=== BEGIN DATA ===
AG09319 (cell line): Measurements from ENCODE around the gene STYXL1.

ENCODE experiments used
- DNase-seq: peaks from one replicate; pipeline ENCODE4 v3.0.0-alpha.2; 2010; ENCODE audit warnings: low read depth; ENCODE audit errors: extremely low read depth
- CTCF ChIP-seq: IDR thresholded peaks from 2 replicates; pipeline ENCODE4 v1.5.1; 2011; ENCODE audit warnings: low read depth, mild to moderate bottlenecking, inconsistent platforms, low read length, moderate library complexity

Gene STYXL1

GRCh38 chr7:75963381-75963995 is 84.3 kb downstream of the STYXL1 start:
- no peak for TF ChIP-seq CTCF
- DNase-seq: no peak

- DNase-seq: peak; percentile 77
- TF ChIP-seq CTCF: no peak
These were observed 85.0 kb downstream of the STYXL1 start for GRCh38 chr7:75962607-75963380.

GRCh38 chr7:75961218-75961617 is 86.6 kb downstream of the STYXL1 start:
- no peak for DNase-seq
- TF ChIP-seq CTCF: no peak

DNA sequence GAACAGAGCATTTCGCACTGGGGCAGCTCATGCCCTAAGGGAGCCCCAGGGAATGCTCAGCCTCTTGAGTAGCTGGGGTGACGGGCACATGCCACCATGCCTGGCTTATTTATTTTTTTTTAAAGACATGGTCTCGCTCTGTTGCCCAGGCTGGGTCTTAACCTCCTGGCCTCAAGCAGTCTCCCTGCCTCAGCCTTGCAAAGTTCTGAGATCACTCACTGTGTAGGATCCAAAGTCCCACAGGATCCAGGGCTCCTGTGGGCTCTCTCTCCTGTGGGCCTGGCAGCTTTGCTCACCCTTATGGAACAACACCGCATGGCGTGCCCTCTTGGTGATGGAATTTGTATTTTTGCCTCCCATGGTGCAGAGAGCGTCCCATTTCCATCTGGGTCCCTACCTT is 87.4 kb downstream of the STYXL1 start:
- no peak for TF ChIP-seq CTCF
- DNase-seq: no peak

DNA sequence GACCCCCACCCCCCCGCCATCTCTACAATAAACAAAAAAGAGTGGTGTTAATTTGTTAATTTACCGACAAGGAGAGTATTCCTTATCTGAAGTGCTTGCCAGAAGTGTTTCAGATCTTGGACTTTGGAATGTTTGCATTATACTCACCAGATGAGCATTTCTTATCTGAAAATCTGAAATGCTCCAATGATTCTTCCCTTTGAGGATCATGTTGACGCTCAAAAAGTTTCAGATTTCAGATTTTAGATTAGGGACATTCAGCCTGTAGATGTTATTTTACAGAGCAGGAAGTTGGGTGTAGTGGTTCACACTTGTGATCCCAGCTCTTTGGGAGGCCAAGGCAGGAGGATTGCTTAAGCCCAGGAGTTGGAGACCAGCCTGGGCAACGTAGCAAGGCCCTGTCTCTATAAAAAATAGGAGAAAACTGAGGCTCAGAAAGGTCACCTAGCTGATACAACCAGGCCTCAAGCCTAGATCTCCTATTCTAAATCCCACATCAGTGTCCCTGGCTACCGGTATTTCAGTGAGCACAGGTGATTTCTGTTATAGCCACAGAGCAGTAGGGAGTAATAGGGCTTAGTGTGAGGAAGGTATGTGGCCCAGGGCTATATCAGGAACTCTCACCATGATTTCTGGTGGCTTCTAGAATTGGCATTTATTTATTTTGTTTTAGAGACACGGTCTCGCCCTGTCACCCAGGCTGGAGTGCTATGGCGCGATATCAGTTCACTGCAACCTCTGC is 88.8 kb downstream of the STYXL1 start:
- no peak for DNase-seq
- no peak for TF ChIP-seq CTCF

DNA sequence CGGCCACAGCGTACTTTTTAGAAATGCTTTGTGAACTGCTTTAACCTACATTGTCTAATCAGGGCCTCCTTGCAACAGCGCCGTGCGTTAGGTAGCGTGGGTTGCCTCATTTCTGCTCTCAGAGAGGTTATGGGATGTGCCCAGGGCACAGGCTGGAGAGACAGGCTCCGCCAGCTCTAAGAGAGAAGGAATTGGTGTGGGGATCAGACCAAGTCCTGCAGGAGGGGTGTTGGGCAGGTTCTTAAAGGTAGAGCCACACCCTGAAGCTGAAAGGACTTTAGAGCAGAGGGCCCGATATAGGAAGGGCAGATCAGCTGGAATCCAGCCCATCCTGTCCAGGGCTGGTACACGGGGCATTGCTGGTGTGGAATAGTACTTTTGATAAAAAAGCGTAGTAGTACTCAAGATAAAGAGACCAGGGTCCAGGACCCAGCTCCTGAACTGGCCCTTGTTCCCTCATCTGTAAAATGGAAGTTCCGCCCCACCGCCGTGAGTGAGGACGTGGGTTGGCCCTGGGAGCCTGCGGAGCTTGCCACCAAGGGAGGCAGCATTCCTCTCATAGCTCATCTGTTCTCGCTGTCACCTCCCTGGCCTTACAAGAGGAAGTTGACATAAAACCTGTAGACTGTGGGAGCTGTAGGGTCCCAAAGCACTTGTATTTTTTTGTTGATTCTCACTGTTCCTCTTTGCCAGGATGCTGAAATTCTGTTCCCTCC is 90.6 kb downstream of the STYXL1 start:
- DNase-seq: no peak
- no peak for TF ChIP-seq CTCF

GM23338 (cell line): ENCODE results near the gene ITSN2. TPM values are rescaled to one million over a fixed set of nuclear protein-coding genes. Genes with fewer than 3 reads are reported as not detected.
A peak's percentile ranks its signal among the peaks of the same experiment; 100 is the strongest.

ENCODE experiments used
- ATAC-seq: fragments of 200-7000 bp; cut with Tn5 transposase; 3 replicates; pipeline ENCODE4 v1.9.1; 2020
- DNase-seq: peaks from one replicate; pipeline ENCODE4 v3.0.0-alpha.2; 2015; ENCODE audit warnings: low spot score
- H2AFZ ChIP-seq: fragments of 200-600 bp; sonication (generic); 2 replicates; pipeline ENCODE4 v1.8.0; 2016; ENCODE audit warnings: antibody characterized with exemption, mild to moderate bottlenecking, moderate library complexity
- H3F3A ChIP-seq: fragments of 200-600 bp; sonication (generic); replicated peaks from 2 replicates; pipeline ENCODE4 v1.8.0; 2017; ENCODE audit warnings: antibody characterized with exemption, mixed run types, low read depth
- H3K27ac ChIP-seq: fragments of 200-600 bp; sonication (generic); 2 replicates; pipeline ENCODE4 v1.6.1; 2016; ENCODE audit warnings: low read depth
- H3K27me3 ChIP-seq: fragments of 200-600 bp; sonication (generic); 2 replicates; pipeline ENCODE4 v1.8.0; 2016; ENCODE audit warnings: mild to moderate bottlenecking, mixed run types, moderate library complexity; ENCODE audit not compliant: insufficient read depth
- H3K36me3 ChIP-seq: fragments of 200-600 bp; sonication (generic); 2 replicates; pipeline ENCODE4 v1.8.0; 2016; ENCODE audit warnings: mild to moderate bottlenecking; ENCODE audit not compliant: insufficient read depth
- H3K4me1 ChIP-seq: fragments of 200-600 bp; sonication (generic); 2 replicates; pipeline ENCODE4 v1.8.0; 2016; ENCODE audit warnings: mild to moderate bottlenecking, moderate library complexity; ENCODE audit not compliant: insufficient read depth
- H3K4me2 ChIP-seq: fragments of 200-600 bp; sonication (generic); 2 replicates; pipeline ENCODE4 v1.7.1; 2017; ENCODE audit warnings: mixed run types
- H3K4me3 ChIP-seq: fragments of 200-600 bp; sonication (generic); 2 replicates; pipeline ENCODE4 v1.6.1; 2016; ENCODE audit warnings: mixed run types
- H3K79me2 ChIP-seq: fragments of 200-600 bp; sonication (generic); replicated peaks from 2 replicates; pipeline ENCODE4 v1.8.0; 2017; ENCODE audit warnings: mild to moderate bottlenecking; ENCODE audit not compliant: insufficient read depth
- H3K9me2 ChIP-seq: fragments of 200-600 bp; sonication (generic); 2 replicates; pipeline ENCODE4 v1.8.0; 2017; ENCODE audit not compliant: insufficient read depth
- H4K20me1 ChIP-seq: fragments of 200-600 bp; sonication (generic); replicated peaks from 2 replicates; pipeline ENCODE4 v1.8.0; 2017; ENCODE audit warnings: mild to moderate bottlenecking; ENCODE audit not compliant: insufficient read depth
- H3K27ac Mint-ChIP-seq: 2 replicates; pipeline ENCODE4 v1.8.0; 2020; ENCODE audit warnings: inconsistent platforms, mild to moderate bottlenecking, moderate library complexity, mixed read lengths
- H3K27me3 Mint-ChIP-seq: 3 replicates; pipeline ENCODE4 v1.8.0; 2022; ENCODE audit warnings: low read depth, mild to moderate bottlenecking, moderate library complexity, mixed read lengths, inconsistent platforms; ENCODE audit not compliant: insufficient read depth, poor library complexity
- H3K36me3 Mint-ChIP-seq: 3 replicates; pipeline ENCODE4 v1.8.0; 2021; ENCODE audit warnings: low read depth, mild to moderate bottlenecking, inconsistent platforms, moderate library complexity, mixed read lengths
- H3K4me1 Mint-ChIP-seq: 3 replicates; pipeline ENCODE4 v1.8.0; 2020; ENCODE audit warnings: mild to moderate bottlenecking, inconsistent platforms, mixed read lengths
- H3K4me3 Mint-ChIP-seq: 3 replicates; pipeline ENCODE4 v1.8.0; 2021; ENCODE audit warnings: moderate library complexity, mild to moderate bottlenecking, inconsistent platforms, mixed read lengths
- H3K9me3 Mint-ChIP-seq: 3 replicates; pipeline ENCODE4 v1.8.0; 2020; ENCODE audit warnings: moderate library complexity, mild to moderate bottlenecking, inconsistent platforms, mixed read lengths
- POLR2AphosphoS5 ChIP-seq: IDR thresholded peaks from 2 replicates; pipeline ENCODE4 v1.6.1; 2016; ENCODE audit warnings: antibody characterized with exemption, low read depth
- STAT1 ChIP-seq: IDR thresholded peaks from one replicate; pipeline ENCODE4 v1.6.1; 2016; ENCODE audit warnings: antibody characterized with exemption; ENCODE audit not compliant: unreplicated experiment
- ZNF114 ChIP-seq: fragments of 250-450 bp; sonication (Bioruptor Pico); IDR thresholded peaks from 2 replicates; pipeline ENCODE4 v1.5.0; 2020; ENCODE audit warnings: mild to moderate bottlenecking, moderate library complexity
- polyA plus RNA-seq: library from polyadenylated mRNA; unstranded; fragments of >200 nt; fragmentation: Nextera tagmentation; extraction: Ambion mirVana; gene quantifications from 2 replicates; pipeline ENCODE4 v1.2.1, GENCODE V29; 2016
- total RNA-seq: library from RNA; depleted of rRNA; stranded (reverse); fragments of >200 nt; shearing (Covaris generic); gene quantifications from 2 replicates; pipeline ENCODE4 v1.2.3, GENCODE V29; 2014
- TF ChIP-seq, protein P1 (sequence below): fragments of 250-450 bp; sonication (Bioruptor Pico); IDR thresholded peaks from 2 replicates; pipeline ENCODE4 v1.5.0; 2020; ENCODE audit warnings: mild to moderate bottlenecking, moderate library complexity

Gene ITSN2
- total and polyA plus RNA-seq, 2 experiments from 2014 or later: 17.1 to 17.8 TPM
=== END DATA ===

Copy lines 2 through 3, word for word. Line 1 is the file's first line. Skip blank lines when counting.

ENCODE experiments used
- DNase-seq: peaks from one replicate; pipeline ENCODE4 v3.0.0-alpha.2; 2010; ENCODE audit warnings: low read depth; ENCODE audit errors: extremely low read depth